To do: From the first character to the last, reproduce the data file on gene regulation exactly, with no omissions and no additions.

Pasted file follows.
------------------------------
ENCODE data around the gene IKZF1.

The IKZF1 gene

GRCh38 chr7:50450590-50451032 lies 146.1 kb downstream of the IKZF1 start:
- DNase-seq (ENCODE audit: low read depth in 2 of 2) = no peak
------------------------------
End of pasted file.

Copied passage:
ENCODE data around the gene IKZF1.

The IKZF1 gene

GRCh38 chr7:50450590-50451032 lies 146.1 kb downstream of the IKZF1 start:
- DNase-seq (ENCODE audit: low read depth in 2 of 2) = no peak